At 68 years old, I have no investment whatsoever. My $80,000 apartment is paid off and I have $60,000 in savings. Am I too late?
It’s never too late to start investing and managing your money. But I don’t want to downplay it. If you plan to invest for retirement, the ball rolling in your late 60s certainly limits your options. So let’s discuss some of your choices. (If you have additional questions about investing or retirement, this tool can help match you with potential advisors.)
Consider alternative forms of income
With limited savings, you probably can’t afford to ignore Social Security benefits and other sources of income. If you haven’t taken your Social Security benefits yet, keep in mind that waiting until age 70 will maximize the benefit you receive.
It’s also worth exploring other ways to maintain your income in your golden years. Can you continue to work in your current position, find a part-time job or consult on the side?
Postponing full retirement will increase your short-term cash flow, allow you to plan for a shorter retirement period, and may give you room to save and invest. (If you have additional questions about maximizing retirement income, this tool can help match you with potential advisors.)
Paying off your house is great, but consider other cost savings
The fact that you own your $80,000 apartment outright is commendable. And depending on your location, there may not be many other properties in a lower price range. So you may have limited options to downsize or find a cheaper home.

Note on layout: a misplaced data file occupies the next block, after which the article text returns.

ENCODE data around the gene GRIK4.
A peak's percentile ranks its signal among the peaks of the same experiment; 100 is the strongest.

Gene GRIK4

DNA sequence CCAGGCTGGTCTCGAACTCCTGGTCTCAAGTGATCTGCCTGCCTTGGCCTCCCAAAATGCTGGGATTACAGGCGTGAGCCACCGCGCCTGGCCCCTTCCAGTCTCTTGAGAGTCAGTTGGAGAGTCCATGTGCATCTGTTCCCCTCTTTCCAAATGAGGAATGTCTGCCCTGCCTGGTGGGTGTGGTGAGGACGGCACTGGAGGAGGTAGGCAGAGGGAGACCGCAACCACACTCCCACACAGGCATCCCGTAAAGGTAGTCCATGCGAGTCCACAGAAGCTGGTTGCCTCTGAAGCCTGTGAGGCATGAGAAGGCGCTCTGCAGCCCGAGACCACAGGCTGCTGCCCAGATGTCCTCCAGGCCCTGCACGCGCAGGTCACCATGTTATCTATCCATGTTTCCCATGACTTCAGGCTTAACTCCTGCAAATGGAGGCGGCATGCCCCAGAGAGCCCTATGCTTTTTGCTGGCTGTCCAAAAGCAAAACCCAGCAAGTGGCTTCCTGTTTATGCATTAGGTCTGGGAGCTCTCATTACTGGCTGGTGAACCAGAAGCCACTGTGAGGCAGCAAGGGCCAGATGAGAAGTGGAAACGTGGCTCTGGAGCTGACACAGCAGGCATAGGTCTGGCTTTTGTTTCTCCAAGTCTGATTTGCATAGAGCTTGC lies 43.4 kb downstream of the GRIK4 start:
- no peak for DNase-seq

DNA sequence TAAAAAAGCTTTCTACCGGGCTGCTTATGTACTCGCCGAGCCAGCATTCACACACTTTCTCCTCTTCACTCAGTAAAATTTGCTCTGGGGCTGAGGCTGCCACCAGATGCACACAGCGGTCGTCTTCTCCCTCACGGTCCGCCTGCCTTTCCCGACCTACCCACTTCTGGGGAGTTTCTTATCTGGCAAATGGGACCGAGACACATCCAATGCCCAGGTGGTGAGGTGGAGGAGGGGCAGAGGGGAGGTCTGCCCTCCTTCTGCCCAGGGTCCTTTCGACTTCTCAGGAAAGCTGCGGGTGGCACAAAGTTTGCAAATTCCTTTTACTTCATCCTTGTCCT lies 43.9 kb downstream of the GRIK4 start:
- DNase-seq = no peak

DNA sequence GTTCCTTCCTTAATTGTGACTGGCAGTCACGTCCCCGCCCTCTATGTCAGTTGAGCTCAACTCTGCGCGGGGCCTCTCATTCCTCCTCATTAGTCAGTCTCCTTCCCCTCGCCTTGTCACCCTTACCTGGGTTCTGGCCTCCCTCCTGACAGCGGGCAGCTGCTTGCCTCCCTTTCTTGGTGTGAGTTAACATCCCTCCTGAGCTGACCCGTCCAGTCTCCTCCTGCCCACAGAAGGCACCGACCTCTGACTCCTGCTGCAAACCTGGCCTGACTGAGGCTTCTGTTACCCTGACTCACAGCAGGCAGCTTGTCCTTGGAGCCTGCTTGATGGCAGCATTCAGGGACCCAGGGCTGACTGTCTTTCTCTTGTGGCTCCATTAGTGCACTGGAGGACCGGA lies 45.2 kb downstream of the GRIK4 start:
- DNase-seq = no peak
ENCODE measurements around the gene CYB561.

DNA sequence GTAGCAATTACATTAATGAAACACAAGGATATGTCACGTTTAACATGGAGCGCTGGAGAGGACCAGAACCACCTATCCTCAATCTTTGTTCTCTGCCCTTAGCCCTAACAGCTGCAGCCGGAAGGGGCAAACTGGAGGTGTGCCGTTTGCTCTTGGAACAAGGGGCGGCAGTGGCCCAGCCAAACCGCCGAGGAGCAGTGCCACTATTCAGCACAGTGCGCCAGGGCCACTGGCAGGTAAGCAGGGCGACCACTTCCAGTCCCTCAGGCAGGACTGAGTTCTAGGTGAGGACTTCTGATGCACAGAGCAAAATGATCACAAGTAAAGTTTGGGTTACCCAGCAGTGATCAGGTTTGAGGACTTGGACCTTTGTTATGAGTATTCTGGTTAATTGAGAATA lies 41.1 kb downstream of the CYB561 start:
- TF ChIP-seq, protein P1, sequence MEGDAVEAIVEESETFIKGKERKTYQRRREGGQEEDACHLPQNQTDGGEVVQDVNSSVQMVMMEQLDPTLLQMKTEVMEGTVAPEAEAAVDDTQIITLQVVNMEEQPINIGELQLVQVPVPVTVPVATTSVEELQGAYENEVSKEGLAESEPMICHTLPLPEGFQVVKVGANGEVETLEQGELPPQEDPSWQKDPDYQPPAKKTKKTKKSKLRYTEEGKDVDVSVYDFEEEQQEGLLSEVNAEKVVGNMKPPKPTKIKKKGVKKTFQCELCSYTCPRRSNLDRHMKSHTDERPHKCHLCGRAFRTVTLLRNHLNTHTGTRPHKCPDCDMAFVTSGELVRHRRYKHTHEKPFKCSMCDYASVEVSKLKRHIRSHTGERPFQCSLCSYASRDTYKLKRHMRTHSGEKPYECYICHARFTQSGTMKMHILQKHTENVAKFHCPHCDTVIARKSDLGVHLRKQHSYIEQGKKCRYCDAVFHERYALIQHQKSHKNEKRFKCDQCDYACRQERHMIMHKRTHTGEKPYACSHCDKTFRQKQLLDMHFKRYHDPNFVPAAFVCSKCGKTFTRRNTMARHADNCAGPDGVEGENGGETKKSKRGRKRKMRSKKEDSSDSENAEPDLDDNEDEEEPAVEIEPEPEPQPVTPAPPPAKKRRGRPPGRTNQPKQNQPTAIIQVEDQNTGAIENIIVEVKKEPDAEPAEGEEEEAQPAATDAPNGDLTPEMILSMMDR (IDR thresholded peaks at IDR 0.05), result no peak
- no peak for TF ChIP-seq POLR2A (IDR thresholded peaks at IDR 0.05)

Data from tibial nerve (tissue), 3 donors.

But consider other steps you can take to cut costs when it comes to transportation, travel, food, and other expenses. With minimal savings, you need to keep a close eye on expenses.
If you are ready to be matched with local advisors who can help you achieve your financial goals, start now.
Determine the appropriate allocation of assets
If you plan to have your $60,000 for the last several decades after retirement, it’s worth evaluating an appropriate investment balance that allows for short-term, medium-term liquidity as well as long-term growth. If you keep 100% of your money in cash, it typically can’t keep up with inflation and will cause your nest egg to lose value over time.
Working with a financial advisor can help you build a portfolio and project retirement expenses and income needs into the future. A holistic advisor may also be able to help you process the tax implications of your income and retirement projections.
Depending on your financial situation, consider whether you qualify for a financial advisor or even pro bono financial assistance from a source such as the Financial Planning Association. (If you have additional questions about investing or retirement, this tool can help match you with potential advisors.)
It’s never too late to start investing, but starting in your late 60s will affect the options you have. Consider social security strategies, sources of income, and appropriate asset allocation. A financial advisor may be able to help you map out your investment and income plan for decades to come.
Tips for finding a financial advisor
Finding a financial advisor doesn’t have to be difficult. SmartAsset’s free tool pairs you with up to three vetted financial advisors serving your area, and you can interview your advisor matches for free to decide which one is right for you. If you’re ready to find an advisor who can help you achieve your financial goals, get started now.
Consider a few advisors before choosing one. It’s important to make sure you find someone you trust to manage your money. As you consider your options, these are the questions you should ask an advisor to ensure you make the right choice.
Susannah Snider, CFP® is SmartAsset’s financial planning columnist, answering reader questions on personal financial topics. Do you have a question you would like to see answered? Send an email to AskAnAdvisor@smartasset.com and your question may be answered in a future column.
Please note that Susannah is not a participant in the SmartAdvisor Match platform and is an employee of SmartAsset.
Photo credit: ©Jen Barker Worley, ©iStockPhoto/Moon Safari, ©iStockPhoto/Milan Markovic
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